Over the last 20 years, numerous states and the federal government enacted mandatory minimum reforms, especially for drug offenses. Yet little is known about how effective these reforms have been at the state-level in lowering drug sentences. Using quasi-experimental methods and administrative data, this study evaluates the impact of state-level mandatory minimum reforms on drug sentences and their concomitant racial-ethnic disparities. We find that state-level mandatory minimum reforms do not lower drug sentences in general or change racial-ethnic disparities statistically significantly. These findings suggest that the profound racial-ethnic bias sparked by state-level mandatory minimums are not fully ameliorated by subsequent state-level reforms.
Funding source: Brown University
Award Identifier / Grant number: Unassigned
We thank the editor and two anonymous reviewers for their valuable comments and suggestions, which greatly improved our paper. We also want thank participants at the 2020 Eastern Economic Association Conference in Boston, MA for comments and suggestions on the early version of this paper.
Research funding: We are grateful to the Population Studies and Training Center at Brown University, which receives funding from the NIH (P2C HD041020), for general support.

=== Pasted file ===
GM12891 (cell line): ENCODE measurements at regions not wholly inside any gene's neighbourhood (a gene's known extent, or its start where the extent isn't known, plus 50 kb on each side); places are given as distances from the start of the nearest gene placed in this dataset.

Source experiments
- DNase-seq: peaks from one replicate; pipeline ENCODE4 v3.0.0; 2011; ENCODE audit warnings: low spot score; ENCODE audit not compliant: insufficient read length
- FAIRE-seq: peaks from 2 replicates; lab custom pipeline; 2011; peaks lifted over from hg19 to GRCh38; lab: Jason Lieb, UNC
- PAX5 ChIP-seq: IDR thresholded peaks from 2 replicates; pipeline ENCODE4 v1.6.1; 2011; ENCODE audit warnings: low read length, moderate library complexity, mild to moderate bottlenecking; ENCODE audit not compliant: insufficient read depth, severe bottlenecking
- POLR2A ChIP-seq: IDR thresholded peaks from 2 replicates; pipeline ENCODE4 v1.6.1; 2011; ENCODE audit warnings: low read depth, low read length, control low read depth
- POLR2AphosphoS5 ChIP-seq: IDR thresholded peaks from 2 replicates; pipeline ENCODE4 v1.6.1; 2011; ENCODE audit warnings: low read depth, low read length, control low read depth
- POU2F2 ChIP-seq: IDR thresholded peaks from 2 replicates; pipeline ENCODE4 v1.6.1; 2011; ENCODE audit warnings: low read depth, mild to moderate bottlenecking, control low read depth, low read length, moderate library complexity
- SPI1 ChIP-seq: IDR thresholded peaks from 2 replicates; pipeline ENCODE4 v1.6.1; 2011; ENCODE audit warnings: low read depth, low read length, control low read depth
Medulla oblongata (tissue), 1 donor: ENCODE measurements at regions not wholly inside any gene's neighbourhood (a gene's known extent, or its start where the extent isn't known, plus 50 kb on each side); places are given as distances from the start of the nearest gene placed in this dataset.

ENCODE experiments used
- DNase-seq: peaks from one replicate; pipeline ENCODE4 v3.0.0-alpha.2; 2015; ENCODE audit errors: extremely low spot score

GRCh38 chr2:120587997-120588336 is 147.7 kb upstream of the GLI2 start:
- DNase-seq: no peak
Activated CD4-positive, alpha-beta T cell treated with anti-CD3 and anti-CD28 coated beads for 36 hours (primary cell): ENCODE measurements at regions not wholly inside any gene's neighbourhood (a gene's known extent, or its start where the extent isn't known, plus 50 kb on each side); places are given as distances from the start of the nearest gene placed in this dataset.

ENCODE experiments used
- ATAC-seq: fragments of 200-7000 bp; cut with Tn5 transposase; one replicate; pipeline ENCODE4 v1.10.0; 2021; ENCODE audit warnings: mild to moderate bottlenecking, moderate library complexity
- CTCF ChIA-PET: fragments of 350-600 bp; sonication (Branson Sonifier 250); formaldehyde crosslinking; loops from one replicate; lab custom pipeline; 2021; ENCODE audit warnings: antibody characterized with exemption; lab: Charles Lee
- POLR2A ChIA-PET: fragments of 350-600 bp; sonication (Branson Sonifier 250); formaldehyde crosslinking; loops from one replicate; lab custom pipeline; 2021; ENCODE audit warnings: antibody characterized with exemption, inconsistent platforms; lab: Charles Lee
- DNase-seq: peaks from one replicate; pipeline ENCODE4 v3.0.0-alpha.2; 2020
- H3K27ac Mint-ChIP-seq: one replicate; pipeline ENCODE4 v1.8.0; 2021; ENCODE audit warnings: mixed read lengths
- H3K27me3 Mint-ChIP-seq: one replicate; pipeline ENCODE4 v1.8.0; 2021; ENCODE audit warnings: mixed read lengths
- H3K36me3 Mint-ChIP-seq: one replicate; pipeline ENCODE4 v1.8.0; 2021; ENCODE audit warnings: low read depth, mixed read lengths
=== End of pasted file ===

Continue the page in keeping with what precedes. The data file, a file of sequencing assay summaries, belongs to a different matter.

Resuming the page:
|State||Date||Type of Drug Crimes||Coverage||Consistent||Repeal|
|State||Date||Type of Drug Crimes||Coverage||Consistent||Repeal|
|South Carolina||6/2/2010||Drug possession||2000–2015||Yes||Yes|
Column (1) reports the exact implementation date for states that modified or repealed mandatory minimum sentencing laws (MMLs). We were unable to find the day and month of MML laws for Indiana, Michigan, New York, and Pennsylvania, and thus we assume they were implemented on January 1. Column (2) lists the crimes for which MMLs were modified or lifted. Column (3) lists all states that consistently report data to NCRP (see Section 4 for more detail). Column (4) indicates whether the MMLs were fully repealed.
Data sources: Sentencing Project, “The State of Sentencing: Developments in Policy and Practice”, https://www.sentencingproject.org/issues/sentencing-policy/, various years; Subramanian and Delaney (2013); Austin (2010); https://famm.org/; and authors’ own research on state statutes and legislative histories.
|Sentence length (in days)||58.807||80.254||56.679||77.358||63.703||84.108||55.768||88.377|
|Less than HS Degree||0.238||0.426||0.187||0.390||0.313||0.464||0.184||0.387|
|Age at prison admission||34.782||9.663||35.684||9.334||34.435||9.996||34.006||9.282|
|Prior felony incarceration||0.231||0.422||0.210||0.407||0.281||0.449||0.127||0.333|
|New court commitment||0.523||0.499||0.543||0.498||0.515||0.500||0.535||0.499|
This table contains summary statistics by race and ethnicity for all variables used in the analysis. We restrict the sample to drug offenses. New court commitment, probation and parole revocation refer to the reason for prison admittance. We report percent of the data with missing or other race, ethnicity, and educational attainment. The sample is restricted to the thirteen states that consistently reported data, as identified by Neal and Rick (2016): California, Colorado, Georgia, Illinois, Michigan, North Dakota, New Jersey, New York, Ohio, South Carolina, Utah, Washington, and Wisconsin. Data are from the National Corrections Reporting Program (1997–2016).
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The online version of this article offers supplementary material (https://doi.org/10.1515/bejeap-2020-0215).
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